Electronic – What do the different interrupts in PCIe do? I referring to MSI, MSI-X and INTx


We have the following interrupts: MSI, MSI-X and INTx. What do these different type of interrupts do in PCIe? I only need a short description. I only know that in PCIe interrupts are generated as packets when they are to be asserted and also when they are to be deasserted and that MSI and MSI-X exist for legacy support. I could be wrong. Is it possible to get answer to this very specific question on this forum?

Best Answer

[You should probably proceed straight to Frr's answer which is more accurate and provides much more background and context]

All the interrupts perform the same function: a notification about some event which is sent from one (PCIe) agent to another.

Why do we call these notifications "interrupts"? Well, in general (not always though), the micro-processor which gets interrupted would stop its current activity, save the state of this activity in some manner, and switch its attention to handling the interrupt (by means of executing Interrupt Servicing Routine; in short - ISR). We say that the arrival of this notification interrupted the normal flow of micro-processor, hence the name "interrupt".

In the early days, all interrupts were just wires: each event which had to be communicated between agents was represented by a single wire. However, as the number of such event grew, the number of wires which had to be routed on a chip became huge.

The introduction of standardized interconnects (PCI, PCIe, and more) between HW modules allowed a new concept for interrupts delivery to be used - a Message Signaled Interrupt (MSI). Why MSIs are better than just wires? Well, engineers though that if there is anyway an interconnect which allows for exchange of generic messages between agents, then it will be a waste of space to add unnecessary wires on top of it - you can use the existing interconnect in order to exchange special messages, just make sure that all agents treat these special messages as interrupts.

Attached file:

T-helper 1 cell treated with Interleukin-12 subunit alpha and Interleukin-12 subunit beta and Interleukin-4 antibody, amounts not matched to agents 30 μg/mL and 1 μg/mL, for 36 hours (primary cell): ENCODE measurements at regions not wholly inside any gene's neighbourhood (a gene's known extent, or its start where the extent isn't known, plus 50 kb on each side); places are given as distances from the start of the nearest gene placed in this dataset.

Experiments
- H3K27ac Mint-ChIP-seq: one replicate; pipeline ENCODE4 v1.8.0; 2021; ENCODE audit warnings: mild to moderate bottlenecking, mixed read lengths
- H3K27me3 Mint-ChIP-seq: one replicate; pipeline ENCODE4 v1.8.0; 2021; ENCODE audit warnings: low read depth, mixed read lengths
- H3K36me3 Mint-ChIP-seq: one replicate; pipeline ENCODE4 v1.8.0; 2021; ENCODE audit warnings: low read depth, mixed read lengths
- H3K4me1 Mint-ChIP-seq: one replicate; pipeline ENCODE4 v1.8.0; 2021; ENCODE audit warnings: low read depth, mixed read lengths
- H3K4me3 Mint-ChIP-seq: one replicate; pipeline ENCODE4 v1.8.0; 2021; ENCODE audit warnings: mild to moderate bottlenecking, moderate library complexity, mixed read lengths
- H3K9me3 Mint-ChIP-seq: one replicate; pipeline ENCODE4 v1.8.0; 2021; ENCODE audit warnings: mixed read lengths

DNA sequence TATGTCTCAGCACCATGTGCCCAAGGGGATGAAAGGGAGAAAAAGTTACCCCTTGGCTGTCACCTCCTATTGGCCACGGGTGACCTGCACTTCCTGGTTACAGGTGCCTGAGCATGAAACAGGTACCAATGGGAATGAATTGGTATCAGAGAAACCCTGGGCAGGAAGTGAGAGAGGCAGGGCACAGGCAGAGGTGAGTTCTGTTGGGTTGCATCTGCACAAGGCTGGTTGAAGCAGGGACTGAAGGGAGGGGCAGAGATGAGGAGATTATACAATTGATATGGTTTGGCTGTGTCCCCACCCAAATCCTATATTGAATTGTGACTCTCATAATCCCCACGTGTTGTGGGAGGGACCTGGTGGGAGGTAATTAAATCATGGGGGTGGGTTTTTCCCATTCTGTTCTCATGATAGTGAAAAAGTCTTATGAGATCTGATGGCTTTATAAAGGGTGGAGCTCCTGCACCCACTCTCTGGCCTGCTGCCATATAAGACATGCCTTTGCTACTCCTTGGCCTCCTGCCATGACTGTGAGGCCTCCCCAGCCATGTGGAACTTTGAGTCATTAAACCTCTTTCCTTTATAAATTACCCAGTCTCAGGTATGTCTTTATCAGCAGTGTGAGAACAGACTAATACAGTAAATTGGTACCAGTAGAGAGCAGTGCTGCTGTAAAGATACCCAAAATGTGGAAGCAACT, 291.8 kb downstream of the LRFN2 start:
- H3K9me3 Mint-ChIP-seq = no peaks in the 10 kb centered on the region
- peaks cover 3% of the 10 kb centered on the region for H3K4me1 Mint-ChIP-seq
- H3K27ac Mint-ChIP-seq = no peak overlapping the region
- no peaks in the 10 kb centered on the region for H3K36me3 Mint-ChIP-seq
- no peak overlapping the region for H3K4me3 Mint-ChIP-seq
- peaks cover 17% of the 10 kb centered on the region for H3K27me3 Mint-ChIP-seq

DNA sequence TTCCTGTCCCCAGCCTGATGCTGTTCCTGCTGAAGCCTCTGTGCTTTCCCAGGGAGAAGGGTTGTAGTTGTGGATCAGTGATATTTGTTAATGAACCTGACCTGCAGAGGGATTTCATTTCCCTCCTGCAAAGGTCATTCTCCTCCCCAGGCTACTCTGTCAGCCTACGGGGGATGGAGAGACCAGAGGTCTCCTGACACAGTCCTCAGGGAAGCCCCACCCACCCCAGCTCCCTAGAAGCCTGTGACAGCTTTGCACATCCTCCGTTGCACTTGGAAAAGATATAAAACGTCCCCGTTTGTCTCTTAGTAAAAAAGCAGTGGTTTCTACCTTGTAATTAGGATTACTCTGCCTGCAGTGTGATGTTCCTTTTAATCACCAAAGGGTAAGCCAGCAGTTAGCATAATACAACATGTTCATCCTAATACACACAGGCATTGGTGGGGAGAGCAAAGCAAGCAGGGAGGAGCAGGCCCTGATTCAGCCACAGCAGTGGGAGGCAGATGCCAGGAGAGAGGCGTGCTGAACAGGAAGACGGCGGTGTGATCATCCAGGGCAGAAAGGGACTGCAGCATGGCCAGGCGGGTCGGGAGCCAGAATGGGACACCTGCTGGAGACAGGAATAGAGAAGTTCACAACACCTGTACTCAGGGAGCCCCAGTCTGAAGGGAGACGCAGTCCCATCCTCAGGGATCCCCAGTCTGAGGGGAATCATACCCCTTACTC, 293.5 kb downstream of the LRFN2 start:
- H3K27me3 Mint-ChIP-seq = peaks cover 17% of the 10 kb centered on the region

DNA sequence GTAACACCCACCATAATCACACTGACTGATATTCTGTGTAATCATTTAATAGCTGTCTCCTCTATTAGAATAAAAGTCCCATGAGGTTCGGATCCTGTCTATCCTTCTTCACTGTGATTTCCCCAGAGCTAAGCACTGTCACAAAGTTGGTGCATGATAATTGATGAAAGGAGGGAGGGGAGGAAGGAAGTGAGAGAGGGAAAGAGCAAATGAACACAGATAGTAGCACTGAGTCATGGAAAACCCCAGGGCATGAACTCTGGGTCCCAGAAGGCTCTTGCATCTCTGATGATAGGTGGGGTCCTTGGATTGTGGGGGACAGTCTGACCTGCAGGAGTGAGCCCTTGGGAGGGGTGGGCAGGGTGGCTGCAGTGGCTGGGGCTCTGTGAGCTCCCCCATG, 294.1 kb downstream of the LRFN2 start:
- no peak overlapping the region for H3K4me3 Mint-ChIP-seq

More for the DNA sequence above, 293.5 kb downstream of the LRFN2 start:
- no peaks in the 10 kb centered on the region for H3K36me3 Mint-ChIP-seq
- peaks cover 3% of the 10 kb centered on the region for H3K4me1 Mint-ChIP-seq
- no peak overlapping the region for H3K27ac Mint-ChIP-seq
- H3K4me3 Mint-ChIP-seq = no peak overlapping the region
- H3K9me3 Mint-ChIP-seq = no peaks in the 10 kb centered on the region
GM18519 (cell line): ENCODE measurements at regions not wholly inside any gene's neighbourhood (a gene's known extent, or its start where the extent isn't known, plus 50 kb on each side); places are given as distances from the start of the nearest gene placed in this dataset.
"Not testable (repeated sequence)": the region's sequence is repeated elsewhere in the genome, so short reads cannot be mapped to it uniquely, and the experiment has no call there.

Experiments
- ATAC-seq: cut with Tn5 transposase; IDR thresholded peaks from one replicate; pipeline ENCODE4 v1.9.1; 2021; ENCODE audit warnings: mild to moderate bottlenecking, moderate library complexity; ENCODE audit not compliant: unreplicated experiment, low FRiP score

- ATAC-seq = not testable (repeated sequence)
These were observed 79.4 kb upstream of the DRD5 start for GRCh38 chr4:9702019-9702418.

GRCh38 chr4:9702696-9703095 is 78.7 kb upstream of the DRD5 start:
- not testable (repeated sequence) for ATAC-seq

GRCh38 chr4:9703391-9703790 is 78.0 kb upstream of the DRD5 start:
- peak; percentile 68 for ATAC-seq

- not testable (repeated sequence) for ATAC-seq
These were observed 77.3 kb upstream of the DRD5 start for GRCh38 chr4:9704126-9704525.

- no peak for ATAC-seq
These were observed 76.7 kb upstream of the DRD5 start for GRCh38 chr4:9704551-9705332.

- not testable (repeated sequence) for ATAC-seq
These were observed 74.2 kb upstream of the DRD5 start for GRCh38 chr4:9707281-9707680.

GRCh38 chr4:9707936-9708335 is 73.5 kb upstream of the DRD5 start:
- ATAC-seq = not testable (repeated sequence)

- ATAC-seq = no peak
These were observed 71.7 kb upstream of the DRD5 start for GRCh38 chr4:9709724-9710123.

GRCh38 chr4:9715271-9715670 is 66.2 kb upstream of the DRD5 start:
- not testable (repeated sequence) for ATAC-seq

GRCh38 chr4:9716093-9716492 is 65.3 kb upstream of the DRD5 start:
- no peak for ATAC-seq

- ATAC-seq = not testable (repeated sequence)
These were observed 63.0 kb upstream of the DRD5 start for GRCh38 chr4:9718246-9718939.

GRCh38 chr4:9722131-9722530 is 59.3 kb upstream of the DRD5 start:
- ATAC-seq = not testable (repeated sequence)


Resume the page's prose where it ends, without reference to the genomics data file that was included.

PCI MSIs were introduced in PCI2.2 (Wiki) as an alternative to the regular interrupts, and they became mandatory in PCIe.

MSI-X is just an extension of PCI MSIs in PCIe - they serve the same function, but can carry more information and are more flexible. NOTE: PCIe support both MSI and MSI-X.

The concept of MSI is very handy and allows for great reduction in wires routed on a chip, but it has few disadvantages:

  1. Latency - MSI messages are not delivered instantly. It can take many clock cycles before MSI reaches its destination.
  2. Power - in order for MSI to be delivered, the logic which propagates it must be powered. It is a huge disadvantage today, when the market shifted towards mobile devices.

Engineers who worked on PCIe spec were clever enough to foreseen that the above issues will become of major importance in the future. They decided to keep an option of using "legacy" interrupts - simple wires. These are INTx interrupts: in special circumstances a PCIe agent may be configured to use a simple wire instead of MSI to signal an interrupt. PCIe defines up to 4 wires per agent - these are named A-D. INTx is a general name for all four of them (x = A or B or C or D).

The main usage of INTx signals is to signal interrupts while the main PCIe interconnect is powered down: when agent needs to communicate, it "asserts" one of INTx, which causes the PCIe interconnect to be powered up.